It will be appreciated that the invention is not limited to the specific embodiment described and that various configurations could be implemented making use of a non-volatile memory having an interface that is common with a volatile memory.

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Referenced by
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Classifications
U.S. Classification711/170, 711/104, 713/2, 711/100, 711/112, 711/111, 711/105, 713/1, 710/10, 711/169
International ClassificationG06F12/00
Cooperative ClassificationG06F9/4403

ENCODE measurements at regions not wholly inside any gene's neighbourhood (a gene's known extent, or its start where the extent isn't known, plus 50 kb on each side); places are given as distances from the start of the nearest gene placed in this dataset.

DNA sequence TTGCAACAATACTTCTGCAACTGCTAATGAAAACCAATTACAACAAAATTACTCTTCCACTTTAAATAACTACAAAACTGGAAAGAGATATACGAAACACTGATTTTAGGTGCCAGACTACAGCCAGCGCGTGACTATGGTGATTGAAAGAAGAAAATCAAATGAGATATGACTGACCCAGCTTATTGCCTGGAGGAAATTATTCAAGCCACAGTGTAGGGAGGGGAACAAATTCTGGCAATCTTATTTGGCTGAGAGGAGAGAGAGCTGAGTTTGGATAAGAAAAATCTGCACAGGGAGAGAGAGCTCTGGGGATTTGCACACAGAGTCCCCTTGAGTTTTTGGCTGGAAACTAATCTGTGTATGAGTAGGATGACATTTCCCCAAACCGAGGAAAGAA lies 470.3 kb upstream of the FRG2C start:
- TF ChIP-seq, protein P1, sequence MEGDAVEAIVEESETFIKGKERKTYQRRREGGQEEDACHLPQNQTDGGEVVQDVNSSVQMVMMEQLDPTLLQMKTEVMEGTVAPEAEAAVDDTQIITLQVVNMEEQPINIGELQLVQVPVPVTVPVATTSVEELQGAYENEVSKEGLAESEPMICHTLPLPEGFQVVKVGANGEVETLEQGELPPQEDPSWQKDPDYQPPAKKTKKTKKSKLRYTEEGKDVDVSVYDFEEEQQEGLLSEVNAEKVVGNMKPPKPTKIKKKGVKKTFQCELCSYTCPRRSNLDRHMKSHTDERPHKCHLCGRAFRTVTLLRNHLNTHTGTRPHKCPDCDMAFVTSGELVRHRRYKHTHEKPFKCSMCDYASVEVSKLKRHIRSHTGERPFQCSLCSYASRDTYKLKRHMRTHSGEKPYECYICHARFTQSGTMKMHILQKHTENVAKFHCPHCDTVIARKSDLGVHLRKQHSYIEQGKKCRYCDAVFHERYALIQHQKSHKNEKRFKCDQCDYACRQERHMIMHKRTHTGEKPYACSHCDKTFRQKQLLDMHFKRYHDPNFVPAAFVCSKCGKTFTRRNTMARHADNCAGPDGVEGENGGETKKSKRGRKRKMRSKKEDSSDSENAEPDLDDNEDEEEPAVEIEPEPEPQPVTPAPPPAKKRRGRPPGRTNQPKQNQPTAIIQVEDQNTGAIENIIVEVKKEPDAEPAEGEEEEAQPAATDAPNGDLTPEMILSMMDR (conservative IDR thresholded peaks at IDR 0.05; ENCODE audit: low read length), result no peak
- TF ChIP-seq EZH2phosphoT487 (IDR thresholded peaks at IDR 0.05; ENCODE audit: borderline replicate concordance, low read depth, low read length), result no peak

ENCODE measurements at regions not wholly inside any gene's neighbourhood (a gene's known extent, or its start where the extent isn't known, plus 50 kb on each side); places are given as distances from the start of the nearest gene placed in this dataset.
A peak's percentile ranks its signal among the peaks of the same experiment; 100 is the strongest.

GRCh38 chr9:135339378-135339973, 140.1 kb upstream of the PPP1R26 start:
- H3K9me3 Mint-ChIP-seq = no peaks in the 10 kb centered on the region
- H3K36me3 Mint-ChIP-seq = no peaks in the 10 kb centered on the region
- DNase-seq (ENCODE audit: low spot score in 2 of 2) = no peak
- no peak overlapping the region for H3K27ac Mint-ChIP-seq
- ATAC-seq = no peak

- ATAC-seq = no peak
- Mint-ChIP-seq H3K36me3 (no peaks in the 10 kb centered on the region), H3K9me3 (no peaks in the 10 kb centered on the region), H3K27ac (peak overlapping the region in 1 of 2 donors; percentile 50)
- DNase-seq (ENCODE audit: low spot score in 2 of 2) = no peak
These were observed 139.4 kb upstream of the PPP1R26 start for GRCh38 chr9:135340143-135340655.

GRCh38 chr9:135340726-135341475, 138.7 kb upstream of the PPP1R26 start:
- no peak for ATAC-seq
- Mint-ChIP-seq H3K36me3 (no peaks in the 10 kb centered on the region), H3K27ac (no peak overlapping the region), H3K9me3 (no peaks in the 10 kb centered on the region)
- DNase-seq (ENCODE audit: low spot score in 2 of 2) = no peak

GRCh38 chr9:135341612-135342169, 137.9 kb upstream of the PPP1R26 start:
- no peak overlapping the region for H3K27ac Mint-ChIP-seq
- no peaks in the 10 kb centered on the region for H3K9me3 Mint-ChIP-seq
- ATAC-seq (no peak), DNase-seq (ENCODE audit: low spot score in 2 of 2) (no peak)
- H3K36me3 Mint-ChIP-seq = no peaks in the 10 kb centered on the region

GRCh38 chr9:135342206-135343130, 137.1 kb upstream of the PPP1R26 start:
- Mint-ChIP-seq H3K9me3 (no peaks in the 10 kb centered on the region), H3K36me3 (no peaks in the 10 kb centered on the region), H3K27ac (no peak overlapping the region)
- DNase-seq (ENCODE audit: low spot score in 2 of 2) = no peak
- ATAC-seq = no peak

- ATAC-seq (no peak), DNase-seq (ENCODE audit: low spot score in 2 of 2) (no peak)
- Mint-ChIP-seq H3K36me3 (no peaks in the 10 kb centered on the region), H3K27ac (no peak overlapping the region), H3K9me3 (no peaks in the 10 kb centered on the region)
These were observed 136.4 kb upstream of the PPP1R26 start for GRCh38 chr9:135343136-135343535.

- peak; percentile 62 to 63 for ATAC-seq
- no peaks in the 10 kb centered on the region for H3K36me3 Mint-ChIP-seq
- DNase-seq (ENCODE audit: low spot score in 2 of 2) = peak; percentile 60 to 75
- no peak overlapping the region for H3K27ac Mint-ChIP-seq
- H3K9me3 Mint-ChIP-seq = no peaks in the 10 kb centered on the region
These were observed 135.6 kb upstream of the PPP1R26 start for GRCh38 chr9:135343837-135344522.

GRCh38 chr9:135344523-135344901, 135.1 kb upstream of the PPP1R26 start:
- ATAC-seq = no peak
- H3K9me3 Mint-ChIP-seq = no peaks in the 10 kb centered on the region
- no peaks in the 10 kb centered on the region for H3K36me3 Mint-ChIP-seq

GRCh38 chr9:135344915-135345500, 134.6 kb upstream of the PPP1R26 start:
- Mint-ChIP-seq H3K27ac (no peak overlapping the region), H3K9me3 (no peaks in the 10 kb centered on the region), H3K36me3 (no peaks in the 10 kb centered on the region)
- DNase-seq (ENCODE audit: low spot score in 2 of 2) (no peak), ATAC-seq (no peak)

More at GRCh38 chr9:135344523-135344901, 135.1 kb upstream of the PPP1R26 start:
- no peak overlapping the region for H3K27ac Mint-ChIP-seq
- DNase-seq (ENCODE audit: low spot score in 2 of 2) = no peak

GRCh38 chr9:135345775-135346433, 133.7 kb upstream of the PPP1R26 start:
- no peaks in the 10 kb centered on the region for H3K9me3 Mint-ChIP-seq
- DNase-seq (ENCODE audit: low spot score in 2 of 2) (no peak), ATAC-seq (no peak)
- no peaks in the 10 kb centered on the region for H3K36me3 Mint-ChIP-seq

European ClassificationG06F9/44A1
Legal Events
DateCodeEventDescription
Nov 6, 2013FPAYFee payment
Year of fee payment: 8
Nov 20, 2009FPAYFee payment
Year of fee payment: 4
Aug 18, 2009ASAssignment
Owner name: GLOBALFOUNDRIES INC., CAYMAN ISLANDS
Free format text: AFFIRMATION OF PATENT ASSIGNMENT;ASSIGNOR:ADVANCED MICRO DEVICES, INC.;REEL/FRAME:023119/0083
Effective date: 20090630
Jul 9, 2002ASAssignment
Owner name: ADVANCED MICRO DEVICES, INC., CALIFORNIA
Free format text: ASSIGNMENT OF ASSIGNORS INTEREST;ASSIGNOR:MCCLAIN, MARK ALAN;REEL/FRAME:013086/0444
Effective date: 20020620